Social media and technology can be a little overwhelming if you are a parent of a teenager. We made a video to help you! Enjoy.
I had this impression that Pinterest was only for girls, until Jon Acuff told me that all the cool kids have a Pintrest. I’ll basically do anything that guy says.
I did some research and it turns out I don’t have to turn in my man card if I have a Pinterest. It’s just a short probation. Technically, it’s called a “brobation.”
But seriously, I have now fallen in love with pinning stuff. Like usual, I’m 5-7 years behind cultural trends. Go ahead and laugh.
My new site is full of stuff from my blog, Lifeline videos (including the El Matadore collection) and random other awesome stuff. Check it out! Aaron’s astronomical new Pinterest.
As we forge into 2014 I’m taking some time to reflect. Is it just me or does it seem like there was a boatload of negativity in 2013? Let me paraphrase my Facebook and Twitter feed from the year:
I don’t like that thing that guy said and if you do you’re stupid.
I hold one political belief and if you don’t agree with it you’re stupid.
I have a set of moral or religious values and if yours are different you’re stupid.
I’m not content with my life so you’re stupid,
I have no patience or grace of offer anyone so you’re stupid
My fantasy football team keeps losing so you’re stupid (ok, that’s just me)
So, to keep up my usual habit of offering advice that no one has asked for, here are my thoughts on internet behavior:
Calm down. I fondly remember a time where people didn’t FREAK OUT and call for someone’s head on a platter over simple disagreements. You don’t agree with my religion or politics? That’s totally cool. I’m not going to call you a moron and post a bunch of Memes to back up my name calling. What’s the point? That certainly is no way to win you over to my side. Never once have I read an ugly hateful post from anyone that has made me think, “Gee whiz, maybe I should join them, they seem like fun”.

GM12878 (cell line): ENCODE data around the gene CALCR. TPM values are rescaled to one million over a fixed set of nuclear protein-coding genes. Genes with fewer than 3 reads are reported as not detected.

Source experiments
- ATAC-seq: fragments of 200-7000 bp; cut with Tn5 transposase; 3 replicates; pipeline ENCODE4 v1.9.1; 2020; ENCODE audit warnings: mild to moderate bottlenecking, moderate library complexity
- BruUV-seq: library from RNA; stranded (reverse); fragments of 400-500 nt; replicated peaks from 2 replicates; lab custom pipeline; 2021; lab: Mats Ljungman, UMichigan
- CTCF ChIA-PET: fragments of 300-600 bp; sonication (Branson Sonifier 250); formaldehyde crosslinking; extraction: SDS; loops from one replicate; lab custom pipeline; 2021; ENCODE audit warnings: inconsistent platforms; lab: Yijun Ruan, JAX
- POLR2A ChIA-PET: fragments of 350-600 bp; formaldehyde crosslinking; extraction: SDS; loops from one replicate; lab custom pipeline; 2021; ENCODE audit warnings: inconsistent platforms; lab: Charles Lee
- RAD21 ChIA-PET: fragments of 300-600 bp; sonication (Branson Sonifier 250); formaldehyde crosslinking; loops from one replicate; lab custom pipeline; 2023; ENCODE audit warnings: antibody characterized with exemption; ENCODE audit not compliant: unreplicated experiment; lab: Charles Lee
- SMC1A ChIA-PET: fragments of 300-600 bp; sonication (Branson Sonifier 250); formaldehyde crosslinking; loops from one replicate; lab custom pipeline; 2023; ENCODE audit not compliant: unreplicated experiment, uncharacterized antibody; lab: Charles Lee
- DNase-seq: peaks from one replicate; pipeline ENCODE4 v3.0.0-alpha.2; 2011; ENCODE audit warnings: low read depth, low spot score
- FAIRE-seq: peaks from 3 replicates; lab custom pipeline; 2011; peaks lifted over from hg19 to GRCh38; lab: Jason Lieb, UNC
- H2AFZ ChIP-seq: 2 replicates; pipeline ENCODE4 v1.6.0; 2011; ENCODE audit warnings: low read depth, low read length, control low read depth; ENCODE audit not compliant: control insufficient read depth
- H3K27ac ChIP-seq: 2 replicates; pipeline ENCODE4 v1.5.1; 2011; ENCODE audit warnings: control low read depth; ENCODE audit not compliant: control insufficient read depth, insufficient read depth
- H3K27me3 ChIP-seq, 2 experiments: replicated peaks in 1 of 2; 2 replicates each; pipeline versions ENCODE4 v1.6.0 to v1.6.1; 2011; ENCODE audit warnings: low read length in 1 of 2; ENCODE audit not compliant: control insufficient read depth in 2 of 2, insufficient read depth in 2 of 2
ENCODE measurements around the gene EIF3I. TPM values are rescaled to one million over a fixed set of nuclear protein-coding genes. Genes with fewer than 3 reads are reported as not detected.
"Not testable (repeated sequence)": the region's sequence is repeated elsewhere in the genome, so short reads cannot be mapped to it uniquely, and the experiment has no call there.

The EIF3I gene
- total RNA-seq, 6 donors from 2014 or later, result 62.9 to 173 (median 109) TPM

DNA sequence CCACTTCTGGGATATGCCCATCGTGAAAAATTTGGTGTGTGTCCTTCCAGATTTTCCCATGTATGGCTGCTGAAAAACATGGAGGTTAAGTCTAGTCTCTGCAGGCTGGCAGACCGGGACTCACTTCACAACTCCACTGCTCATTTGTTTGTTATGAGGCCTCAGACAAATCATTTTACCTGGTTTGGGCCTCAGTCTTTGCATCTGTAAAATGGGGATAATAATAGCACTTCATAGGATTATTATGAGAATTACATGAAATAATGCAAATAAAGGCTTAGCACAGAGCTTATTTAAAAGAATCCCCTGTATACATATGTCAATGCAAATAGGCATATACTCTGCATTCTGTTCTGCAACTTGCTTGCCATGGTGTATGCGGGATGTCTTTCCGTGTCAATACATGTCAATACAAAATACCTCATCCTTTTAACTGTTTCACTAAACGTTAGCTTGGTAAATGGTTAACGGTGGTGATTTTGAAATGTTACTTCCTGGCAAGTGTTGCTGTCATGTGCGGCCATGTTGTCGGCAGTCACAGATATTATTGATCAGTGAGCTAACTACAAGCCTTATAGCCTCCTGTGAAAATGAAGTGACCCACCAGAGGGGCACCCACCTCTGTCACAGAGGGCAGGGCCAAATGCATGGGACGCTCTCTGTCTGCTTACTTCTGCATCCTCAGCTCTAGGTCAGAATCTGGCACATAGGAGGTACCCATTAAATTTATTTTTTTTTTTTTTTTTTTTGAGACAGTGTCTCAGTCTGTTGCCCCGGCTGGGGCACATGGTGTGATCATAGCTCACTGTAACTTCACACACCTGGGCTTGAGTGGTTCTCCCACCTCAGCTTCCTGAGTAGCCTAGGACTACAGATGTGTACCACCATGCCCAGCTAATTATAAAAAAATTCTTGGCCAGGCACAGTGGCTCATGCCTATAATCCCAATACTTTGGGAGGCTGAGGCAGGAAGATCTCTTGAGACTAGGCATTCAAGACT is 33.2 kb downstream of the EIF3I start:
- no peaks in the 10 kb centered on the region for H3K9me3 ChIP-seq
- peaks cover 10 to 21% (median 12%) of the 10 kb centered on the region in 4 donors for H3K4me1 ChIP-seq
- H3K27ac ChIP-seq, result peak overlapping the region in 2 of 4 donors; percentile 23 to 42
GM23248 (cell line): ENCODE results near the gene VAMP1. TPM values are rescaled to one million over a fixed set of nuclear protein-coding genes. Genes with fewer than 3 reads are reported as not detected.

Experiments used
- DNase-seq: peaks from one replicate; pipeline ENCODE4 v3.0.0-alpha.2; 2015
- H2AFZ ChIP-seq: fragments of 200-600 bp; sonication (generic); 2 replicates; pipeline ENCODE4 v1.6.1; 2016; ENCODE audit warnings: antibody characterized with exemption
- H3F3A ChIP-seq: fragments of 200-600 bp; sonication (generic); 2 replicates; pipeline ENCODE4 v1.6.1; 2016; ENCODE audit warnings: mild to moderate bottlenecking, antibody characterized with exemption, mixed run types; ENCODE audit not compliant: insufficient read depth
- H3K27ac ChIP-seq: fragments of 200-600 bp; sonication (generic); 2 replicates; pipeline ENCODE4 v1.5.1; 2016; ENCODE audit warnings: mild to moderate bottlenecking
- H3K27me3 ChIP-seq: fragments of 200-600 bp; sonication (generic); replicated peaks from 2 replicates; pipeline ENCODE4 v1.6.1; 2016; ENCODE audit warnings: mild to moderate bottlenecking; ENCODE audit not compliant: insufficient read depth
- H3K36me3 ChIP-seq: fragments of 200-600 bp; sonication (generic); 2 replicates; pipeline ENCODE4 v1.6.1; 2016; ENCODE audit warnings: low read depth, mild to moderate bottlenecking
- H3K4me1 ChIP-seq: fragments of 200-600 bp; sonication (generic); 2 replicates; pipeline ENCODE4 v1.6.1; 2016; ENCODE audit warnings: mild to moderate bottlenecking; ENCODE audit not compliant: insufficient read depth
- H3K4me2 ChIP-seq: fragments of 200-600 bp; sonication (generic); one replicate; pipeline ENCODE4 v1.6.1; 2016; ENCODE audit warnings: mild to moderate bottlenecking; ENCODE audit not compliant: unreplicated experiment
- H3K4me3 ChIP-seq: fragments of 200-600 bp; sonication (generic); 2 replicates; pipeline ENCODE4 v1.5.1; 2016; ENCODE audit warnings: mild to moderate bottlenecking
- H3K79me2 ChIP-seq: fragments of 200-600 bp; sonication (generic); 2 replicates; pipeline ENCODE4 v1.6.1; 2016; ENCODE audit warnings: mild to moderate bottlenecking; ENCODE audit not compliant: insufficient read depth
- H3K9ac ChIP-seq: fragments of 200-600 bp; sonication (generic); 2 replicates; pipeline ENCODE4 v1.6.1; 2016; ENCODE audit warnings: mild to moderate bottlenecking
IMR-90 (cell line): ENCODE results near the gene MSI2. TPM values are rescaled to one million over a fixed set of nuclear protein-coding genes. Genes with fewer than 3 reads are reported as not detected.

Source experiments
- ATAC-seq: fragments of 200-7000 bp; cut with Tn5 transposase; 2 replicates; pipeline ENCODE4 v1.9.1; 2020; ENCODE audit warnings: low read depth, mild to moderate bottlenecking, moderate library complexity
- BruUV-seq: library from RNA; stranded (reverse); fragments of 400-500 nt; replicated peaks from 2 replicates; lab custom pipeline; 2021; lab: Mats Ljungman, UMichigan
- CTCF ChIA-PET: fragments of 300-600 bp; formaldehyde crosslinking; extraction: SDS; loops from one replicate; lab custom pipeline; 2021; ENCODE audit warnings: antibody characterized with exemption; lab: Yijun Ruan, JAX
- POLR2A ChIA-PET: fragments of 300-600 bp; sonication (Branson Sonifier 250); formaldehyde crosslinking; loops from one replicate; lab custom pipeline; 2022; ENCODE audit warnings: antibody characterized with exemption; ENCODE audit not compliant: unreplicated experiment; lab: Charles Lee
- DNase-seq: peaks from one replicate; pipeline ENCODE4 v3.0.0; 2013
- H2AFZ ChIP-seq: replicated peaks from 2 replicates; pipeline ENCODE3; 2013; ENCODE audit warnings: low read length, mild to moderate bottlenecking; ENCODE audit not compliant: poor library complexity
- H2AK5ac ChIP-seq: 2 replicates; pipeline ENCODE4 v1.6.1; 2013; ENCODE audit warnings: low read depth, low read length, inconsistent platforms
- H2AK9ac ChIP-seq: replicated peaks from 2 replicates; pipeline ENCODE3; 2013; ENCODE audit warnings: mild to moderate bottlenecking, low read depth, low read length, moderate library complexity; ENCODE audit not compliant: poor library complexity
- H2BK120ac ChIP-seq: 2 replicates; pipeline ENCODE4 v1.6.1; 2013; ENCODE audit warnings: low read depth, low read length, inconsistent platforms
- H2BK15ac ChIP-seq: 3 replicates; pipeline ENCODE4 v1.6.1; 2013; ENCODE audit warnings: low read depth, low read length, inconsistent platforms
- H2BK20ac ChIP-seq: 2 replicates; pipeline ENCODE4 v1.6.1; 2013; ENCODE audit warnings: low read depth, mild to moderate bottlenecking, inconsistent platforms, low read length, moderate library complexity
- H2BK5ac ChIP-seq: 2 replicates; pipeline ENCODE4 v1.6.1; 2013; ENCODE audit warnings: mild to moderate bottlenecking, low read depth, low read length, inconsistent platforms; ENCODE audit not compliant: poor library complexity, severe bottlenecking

Now, I’m not asking the Right and the Left, Atheists and Christians, or Ohio State and Michigan fans to join hands and sing Kumbya. How about we just start off by easing up on the exclamation point key? Or, wait for it…..reserving some thoughts for face to face conversations rather than tweeting them. You remember face to face right? It’s where you say something to someone and you have to deal with their reaction in person. It’s very 90s.
Suck it up. Sometimes life is hard. You didn’t get your Amazon order by Christmas. Someone slid into your car at a stop sign. Your kids were sick for all of Christmas break. Your power went out. I know what you’re thinking “You don’t know me or what my life is like.” You’re right. So with that in mind, why are you airing all of your complaints, issues, and personal problems on Facebook? Either you have a complicated personal life that needs to be worked out with your close friends and family, or you’re just raining on the Facebook parade.
Seriously? Let’s keep in mind that regardless of what’s bothering you, or the latest bit of manufactured outrage that has your undies in a twist- if you have the resources and ability to squawk about it online then you are better off than 90% of the population on earth. OK, stand back-here comes the Jesus Juke….if you want to see people who are in need, people who are suffering, people who have it bad, maybe you should go on a mission trip. Can you get water from your kitchen tap that’s not flavored with Cholera? Then perhaps you should sit down and count your blessings and possibly have a cup of chamomile tea (I hear it’s relaxing)
Look, I’m not saying that you should never ever complain online. This isn’t Panem and we don’t live in District 12. I’m just saying that if you’re a Christian and you make it a habit to complain or fight with people on the internet you may want to rethink your social media presence. Perhaps your dis-contentedness is telling God that you don’t trust him with the little things in your life. The whole premise of following Christ is making him the boss of your life, and He can’t be boss if you always think you know better.